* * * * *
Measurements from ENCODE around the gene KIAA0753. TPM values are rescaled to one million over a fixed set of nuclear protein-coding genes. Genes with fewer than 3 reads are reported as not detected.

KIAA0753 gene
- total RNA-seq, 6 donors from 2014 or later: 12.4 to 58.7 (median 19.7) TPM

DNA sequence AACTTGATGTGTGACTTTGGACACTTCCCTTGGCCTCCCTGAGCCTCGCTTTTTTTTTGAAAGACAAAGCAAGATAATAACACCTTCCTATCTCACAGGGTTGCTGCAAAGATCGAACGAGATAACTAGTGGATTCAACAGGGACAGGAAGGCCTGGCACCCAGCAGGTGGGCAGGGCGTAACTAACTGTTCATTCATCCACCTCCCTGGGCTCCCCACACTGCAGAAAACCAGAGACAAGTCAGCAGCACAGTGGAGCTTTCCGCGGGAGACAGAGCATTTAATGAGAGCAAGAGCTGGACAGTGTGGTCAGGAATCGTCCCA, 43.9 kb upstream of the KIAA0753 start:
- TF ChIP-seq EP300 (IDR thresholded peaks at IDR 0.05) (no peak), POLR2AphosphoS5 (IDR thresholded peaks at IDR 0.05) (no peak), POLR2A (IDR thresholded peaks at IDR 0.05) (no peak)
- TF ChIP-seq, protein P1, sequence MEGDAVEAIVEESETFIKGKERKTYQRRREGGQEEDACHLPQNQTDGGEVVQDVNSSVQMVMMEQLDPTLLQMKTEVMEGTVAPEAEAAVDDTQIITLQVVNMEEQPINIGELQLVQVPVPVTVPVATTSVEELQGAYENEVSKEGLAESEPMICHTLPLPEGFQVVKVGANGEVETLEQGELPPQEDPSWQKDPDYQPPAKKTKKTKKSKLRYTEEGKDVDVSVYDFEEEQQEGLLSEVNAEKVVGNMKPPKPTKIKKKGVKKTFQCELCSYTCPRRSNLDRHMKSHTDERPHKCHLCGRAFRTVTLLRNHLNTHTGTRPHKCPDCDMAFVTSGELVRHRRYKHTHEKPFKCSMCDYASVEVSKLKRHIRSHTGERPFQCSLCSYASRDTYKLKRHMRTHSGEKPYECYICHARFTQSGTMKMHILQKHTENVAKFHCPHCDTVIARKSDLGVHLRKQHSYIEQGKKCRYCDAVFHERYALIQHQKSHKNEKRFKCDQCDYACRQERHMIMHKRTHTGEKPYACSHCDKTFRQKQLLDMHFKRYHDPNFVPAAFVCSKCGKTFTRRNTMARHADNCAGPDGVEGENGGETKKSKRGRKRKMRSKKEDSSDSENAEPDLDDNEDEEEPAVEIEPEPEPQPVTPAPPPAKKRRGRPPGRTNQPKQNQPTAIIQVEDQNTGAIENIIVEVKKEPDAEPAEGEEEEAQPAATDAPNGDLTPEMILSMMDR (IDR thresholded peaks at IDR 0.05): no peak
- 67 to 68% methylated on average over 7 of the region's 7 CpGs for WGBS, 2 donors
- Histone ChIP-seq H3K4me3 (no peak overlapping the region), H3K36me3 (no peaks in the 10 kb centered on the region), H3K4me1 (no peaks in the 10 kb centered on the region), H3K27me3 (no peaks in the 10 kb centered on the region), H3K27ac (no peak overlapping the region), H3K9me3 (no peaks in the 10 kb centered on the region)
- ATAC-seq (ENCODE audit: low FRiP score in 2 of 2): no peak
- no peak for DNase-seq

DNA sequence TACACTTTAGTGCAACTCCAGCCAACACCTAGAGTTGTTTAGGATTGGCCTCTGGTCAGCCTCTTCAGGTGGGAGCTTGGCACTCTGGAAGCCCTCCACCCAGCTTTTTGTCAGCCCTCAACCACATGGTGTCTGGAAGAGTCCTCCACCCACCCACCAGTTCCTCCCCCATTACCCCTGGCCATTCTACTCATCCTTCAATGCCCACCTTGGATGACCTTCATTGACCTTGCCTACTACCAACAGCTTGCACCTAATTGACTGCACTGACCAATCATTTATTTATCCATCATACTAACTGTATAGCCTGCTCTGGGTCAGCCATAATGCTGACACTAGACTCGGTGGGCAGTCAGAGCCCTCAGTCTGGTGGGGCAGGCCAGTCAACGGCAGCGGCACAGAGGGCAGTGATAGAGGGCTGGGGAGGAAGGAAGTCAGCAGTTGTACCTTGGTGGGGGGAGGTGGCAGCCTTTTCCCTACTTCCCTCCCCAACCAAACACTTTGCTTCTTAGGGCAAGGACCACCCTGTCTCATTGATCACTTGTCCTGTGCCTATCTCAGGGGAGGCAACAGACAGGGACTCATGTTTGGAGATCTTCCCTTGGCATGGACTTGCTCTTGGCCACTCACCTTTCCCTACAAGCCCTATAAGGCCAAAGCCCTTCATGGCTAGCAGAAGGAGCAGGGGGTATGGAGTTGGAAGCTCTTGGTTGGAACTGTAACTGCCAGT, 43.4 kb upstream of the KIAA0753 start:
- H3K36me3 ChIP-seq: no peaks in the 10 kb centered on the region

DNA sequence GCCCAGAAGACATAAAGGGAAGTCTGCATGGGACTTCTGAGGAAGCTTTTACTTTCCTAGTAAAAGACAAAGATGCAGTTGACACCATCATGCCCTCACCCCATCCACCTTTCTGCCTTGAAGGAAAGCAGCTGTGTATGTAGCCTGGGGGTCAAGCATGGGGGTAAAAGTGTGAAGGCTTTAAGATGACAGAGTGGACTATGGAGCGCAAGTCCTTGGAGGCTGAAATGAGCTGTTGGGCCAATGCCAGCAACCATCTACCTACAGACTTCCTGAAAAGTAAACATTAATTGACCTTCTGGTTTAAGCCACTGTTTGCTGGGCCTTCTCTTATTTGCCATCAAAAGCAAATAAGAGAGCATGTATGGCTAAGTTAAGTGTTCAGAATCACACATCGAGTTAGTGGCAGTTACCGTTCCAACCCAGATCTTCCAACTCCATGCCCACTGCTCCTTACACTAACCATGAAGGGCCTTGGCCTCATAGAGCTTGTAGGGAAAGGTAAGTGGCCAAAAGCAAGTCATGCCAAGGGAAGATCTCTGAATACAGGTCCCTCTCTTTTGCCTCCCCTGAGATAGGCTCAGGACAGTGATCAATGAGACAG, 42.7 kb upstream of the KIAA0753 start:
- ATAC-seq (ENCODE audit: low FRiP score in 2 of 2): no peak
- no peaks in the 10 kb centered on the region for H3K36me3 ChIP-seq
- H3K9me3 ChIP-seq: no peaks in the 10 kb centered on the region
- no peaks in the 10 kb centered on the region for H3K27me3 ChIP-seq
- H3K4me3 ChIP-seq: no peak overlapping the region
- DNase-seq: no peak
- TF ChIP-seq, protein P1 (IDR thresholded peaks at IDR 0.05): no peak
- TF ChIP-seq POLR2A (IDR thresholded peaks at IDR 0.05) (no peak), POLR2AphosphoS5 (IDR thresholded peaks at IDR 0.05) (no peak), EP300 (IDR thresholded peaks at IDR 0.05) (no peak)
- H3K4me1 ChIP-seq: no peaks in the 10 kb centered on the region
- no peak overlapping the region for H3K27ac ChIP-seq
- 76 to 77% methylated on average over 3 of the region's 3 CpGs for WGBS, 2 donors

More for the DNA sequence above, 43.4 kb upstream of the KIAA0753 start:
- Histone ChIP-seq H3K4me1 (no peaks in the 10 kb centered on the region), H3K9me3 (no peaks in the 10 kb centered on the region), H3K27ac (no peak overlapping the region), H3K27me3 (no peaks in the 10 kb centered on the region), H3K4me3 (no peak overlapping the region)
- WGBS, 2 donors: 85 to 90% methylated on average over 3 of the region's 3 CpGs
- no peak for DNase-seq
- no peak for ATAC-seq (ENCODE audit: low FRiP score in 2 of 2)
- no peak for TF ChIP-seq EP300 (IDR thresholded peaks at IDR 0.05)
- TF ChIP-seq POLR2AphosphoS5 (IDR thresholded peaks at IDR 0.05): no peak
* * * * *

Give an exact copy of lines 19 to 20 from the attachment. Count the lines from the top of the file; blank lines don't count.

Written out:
- DNase-seq: no peak
- TF ChIP-seq, protein P1 (IDR thresholded peaks at IDR 0.05): no peak